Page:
We failed our annual TB test last week. The timing is terrible – just as we go into calving season, with about 60% of the herd in-calf to beef.
We would like to move the test to the summer to put less stress on the animals and give us more time to go clear, but for now we are back on the merry-go-round of 60-day tests.
When the reactor was found about two-thirds of the way through, she had a lump the size of a golf ball – measuring it was just a formality.
It would be easy to let this setback spoil our optimism for this year’s calving – we had high hopes that the beef calves would add a nice supplement to our milk cheque.
Instead, we have spent the last week on the phone trying to find someone who will buy restricted calves for more than rock-bottom prices.
Core business not affected
However, selling milk is the core of our business, and we should be grateful that isn’t affected.
The price is certainly looking healthier than it was this time last year. A 0.76p/litre increase for February was welcome, if perhaps not quite as much as we would have liked given where spot prices have been. But it certainly puts us in a strong position to start the year.
See also: My three pre-calving resolutions
I just hope the UK doesn’t repeat the mistakes of two years ago and flood the market with milk at this fragile time, with tonnes of powder still in intervention storage and no radical shift in global demand for milk.
Global political shocks
Meanwhile, as the country careers towards Brexit, and Donald Trump shocks the world by actually sticking to his election pledges, it feels as if more than ever before is at stake for British farming, and suddenly our TB problem pales into insignificance.
Theresa May’s refusal to guarantee protection for our high food and animal welfare standards in a US-UK trade deal is a worrying first glimpse of what the reality of Brexit could mean for British farmers.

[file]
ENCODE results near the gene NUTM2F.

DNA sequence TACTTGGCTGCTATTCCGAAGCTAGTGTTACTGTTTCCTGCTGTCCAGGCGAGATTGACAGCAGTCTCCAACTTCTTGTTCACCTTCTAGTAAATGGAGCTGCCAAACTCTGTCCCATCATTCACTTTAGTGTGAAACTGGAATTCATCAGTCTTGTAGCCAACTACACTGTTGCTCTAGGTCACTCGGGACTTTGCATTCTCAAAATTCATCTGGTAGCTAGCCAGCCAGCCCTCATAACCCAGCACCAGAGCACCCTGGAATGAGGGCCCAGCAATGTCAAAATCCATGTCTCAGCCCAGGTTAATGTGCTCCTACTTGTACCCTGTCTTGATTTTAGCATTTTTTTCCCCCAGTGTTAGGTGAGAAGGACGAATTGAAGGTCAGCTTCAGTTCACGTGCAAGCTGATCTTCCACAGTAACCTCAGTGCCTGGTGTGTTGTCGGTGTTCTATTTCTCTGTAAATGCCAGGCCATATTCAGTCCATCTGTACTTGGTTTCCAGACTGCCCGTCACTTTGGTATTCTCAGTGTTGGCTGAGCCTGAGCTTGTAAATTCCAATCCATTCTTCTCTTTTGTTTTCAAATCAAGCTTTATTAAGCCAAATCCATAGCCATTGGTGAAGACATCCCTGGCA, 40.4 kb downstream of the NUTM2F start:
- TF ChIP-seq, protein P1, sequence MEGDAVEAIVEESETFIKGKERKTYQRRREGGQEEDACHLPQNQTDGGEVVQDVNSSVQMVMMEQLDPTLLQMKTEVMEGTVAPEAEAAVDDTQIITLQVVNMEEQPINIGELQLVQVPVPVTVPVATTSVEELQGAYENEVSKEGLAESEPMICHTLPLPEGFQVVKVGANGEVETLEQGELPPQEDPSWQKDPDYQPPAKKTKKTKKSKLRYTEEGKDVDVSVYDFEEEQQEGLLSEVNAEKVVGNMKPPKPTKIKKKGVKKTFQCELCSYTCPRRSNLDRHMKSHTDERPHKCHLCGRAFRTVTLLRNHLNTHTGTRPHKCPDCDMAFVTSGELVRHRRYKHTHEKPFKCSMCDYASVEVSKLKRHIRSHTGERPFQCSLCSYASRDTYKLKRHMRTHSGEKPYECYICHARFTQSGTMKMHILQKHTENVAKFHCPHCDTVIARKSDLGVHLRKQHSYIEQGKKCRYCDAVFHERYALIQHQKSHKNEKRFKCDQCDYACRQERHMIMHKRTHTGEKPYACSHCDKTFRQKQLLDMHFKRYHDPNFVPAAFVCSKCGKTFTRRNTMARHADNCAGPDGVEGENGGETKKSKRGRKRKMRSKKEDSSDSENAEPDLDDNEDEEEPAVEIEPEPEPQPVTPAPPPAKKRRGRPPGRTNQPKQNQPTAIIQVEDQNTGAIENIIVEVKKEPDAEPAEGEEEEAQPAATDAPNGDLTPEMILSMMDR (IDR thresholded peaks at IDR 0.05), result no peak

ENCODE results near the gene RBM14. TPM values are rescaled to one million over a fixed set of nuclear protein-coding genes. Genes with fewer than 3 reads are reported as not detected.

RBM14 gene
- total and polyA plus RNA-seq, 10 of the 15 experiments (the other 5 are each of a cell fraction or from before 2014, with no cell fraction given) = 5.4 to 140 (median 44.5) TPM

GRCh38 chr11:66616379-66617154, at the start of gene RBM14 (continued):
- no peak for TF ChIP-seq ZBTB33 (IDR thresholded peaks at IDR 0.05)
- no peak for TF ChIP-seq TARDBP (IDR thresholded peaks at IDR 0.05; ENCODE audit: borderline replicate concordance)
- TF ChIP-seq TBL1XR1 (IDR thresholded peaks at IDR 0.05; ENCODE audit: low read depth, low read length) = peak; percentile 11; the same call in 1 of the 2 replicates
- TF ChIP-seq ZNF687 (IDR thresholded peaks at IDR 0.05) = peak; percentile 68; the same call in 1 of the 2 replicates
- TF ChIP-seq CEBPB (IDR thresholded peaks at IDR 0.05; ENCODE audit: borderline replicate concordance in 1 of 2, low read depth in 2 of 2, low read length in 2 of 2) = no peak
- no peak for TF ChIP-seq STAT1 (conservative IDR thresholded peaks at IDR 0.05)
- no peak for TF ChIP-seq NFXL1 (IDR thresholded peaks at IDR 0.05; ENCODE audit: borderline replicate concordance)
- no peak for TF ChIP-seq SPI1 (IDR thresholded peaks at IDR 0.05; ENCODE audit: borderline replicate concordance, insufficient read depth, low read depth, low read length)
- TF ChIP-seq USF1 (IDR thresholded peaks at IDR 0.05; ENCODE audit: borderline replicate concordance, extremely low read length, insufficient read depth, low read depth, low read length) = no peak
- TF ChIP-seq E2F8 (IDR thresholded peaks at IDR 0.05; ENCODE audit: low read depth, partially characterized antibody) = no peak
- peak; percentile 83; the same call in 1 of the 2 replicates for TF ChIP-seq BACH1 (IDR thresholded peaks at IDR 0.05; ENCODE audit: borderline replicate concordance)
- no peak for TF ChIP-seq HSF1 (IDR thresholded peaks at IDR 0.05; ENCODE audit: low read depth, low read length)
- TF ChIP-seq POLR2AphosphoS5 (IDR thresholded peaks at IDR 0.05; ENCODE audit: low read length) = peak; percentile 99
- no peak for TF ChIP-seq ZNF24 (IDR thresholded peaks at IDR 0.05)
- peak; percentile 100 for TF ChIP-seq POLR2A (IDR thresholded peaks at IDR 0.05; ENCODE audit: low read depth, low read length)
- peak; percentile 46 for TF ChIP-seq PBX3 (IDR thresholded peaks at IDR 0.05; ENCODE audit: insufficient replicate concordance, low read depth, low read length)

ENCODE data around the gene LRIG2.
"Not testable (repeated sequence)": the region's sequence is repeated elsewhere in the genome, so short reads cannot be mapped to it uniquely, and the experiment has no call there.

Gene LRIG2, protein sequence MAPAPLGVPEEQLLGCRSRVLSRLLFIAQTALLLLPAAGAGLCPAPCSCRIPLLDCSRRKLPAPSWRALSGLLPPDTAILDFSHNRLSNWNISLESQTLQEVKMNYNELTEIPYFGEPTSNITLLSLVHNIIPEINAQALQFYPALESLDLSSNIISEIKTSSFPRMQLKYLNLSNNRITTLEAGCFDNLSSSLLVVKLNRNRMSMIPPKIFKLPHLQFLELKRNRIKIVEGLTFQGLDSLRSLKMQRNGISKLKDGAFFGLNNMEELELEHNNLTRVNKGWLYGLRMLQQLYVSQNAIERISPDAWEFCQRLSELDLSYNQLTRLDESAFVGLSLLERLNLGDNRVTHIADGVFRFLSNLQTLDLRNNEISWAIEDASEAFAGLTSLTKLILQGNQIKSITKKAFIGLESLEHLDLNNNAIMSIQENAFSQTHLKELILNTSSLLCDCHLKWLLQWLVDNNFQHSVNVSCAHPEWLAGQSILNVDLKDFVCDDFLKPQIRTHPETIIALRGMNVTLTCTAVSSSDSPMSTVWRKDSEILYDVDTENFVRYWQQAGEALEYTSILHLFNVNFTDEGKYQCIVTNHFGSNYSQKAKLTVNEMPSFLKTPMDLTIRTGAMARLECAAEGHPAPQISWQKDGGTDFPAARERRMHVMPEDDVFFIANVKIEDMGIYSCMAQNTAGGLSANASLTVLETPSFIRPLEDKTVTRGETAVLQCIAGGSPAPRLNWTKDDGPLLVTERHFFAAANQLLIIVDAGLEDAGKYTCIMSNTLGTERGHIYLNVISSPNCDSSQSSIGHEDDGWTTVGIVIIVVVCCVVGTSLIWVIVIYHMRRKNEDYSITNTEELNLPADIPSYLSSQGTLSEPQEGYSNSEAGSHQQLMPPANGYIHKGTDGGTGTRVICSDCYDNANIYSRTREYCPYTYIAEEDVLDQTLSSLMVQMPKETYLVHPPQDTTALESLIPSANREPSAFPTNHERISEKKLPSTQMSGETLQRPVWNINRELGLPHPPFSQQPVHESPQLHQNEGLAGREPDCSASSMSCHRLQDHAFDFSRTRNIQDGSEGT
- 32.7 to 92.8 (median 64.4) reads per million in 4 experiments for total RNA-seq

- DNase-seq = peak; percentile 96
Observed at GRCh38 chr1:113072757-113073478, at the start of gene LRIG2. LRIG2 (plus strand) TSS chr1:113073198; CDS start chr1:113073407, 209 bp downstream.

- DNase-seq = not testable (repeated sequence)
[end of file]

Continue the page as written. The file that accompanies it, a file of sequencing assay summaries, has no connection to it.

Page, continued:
Meanwhile, Mr Trump’s apparent belief that climate change is a hoax dreamed up by Prince Charles could dramatically affect food production the world over if international measures to reverse global warming are abandoned. The world doomsday clock has been moved to its closest point to midnight since 1954.
If there was a farming doomsday clock, where would the hands be sitting today? (Suddenly this column has gone a bit more apocalyptic than I intended.)
I probably shouldn’t waste my time thinking about it. Right now we have 354 cows to calve in the next 12 weeks, and all my attention needs to be on them and keeping myself, my family and staff sane through the process.
TB, Brexit, climate change and all the other problems in the world are outside my control, and I’m actually quite grateful for that. Instead, I’ll stick to focusing on the things I can affect.
For a second year we are rearing our heifer calves in a marquee. It worked surprisingly well last year, and our rising two-year-old heifers are now well above weight target.
With a few modifications this year (stock boarding on all the hurdles, jackets on all the calves), there is plenty of reason to believe this will be a great calving season, regardless of TB and what’s going on elsewhere in the world.